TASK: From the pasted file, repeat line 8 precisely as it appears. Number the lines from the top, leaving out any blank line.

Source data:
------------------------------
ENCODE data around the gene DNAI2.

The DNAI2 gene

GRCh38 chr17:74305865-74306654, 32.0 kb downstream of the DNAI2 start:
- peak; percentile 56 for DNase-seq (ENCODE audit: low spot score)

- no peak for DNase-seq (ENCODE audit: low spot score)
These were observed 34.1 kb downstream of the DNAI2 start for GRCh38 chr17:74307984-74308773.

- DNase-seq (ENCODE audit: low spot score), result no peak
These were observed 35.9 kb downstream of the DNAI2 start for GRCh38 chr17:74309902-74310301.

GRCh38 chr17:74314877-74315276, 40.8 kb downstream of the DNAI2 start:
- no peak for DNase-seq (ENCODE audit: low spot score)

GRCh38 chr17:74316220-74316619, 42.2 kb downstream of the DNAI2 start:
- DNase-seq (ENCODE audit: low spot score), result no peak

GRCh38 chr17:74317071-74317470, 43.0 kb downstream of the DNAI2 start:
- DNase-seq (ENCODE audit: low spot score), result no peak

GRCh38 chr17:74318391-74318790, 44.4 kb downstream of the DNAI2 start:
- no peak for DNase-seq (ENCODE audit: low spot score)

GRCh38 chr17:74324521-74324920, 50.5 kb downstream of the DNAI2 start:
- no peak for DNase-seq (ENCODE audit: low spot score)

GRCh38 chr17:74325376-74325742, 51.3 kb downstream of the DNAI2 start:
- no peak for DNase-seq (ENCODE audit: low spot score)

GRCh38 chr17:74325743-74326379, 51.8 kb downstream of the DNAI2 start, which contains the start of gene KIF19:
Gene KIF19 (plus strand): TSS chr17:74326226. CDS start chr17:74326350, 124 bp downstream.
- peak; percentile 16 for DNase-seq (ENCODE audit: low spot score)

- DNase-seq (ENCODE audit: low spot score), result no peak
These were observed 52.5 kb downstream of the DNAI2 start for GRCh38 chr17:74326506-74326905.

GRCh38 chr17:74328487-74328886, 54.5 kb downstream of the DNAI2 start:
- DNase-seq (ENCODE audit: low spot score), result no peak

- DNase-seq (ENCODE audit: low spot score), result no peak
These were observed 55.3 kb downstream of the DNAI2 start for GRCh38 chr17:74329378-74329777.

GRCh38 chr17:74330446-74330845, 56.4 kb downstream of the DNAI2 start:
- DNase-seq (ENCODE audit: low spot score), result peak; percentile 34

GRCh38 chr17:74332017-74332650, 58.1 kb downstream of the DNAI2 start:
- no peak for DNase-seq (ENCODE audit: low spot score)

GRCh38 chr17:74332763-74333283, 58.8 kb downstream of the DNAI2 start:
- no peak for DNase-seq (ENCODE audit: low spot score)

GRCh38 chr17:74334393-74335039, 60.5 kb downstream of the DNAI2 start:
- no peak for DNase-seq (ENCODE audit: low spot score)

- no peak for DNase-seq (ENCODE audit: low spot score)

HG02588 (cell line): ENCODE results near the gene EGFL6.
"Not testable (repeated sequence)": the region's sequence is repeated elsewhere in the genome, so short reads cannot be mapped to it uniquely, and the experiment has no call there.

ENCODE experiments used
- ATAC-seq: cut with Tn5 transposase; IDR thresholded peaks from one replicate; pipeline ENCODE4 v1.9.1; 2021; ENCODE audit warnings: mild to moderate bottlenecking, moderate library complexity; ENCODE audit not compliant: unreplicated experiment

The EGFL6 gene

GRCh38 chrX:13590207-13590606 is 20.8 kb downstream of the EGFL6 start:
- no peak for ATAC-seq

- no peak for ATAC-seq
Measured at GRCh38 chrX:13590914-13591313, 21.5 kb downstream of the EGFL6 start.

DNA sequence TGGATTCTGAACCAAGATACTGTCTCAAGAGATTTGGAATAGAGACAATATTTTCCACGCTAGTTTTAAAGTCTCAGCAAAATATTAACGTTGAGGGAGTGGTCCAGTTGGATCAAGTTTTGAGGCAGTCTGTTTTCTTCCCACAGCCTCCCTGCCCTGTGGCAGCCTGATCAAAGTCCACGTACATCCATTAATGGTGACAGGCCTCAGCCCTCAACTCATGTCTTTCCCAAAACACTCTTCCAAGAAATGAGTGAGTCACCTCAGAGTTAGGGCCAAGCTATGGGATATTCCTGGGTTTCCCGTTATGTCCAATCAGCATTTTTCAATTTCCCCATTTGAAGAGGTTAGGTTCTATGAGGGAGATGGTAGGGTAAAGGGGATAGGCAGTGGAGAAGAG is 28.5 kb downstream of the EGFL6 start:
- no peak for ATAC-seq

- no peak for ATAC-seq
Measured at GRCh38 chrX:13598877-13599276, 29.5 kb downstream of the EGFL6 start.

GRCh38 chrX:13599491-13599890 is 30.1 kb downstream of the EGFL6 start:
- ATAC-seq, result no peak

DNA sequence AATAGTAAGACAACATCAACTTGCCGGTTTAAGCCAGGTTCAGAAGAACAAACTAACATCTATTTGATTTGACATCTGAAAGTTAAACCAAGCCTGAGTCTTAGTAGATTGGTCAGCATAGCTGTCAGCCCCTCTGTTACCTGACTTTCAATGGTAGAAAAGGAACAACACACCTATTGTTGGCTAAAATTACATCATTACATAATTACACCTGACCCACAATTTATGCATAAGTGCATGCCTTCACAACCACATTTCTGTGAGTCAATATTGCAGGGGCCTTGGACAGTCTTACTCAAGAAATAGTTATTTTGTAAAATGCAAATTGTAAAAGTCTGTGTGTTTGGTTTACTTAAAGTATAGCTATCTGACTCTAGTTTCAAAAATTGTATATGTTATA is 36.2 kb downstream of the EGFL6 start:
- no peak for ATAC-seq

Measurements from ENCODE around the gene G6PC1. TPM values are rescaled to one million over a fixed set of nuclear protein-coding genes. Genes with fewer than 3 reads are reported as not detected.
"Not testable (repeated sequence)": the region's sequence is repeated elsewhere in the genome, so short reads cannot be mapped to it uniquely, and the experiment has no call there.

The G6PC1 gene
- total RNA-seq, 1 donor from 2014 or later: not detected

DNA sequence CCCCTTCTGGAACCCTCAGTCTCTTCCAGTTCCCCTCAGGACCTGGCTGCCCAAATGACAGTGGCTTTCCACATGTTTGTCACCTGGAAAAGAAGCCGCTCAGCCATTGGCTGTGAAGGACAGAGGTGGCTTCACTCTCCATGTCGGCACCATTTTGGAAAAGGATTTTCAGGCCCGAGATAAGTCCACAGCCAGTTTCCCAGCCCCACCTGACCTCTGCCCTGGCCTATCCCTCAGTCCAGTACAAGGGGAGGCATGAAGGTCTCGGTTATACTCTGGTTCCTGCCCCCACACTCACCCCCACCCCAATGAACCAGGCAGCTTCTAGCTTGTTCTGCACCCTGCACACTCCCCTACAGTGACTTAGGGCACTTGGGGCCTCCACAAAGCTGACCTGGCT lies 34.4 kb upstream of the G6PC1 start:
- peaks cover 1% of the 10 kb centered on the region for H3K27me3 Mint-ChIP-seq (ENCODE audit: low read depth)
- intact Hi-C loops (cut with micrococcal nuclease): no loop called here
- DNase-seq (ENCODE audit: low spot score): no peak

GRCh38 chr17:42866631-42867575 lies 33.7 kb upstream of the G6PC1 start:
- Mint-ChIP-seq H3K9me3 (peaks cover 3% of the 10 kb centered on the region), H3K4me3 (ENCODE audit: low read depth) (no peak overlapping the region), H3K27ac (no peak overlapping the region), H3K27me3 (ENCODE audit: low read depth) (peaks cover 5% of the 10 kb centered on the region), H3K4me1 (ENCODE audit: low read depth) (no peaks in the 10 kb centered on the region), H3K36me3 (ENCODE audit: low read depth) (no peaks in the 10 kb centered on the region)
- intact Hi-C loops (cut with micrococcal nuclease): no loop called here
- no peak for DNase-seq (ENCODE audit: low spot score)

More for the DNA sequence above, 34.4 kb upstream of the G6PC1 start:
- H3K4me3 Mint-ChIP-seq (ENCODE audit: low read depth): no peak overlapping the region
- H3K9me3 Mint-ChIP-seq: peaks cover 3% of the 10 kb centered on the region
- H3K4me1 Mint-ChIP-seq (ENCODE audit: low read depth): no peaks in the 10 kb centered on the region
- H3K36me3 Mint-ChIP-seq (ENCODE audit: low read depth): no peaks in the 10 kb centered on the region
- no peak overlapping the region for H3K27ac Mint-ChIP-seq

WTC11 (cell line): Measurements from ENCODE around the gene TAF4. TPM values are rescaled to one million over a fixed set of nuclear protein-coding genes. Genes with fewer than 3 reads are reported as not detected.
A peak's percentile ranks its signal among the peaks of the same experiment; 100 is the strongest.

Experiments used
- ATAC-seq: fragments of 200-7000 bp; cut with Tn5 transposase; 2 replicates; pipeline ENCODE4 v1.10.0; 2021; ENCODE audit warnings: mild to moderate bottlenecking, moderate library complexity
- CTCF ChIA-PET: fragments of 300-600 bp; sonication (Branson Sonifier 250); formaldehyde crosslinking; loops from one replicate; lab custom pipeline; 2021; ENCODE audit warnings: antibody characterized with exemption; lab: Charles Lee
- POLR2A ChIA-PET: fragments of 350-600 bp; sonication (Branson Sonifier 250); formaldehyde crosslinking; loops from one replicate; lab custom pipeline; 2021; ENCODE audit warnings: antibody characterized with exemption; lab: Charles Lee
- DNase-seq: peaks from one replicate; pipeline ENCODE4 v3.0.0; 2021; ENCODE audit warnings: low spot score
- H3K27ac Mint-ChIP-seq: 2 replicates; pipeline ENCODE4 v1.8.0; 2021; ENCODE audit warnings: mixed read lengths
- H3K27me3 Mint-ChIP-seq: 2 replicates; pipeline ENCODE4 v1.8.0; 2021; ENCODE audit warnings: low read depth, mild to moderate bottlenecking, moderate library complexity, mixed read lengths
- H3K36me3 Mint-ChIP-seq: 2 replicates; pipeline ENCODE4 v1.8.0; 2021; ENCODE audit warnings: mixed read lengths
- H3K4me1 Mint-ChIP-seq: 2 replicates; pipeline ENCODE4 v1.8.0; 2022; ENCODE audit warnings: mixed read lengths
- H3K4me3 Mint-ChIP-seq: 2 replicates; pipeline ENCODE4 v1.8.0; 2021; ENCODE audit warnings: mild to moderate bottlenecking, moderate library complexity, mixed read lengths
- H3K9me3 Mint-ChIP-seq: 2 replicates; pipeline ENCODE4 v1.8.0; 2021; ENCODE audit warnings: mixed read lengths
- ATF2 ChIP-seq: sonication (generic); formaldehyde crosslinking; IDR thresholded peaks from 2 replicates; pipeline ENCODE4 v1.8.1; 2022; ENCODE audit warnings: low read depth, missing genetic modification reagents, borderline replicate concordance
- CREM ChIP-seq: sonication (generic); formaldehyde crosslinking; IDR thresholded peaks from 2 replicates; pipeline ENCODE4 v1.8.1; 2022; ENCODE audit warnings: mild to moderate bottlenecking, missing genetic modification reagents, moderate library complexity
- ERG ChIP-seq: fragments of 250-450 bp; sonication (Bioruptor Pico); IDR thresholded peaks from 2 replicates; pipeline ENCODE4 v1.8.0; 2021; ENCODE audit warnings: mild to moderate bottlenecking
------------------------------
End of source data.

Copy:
These were observed 35.9 kb downstream of the DNAI2 start for GRCh38 chr17:74309902-74310301.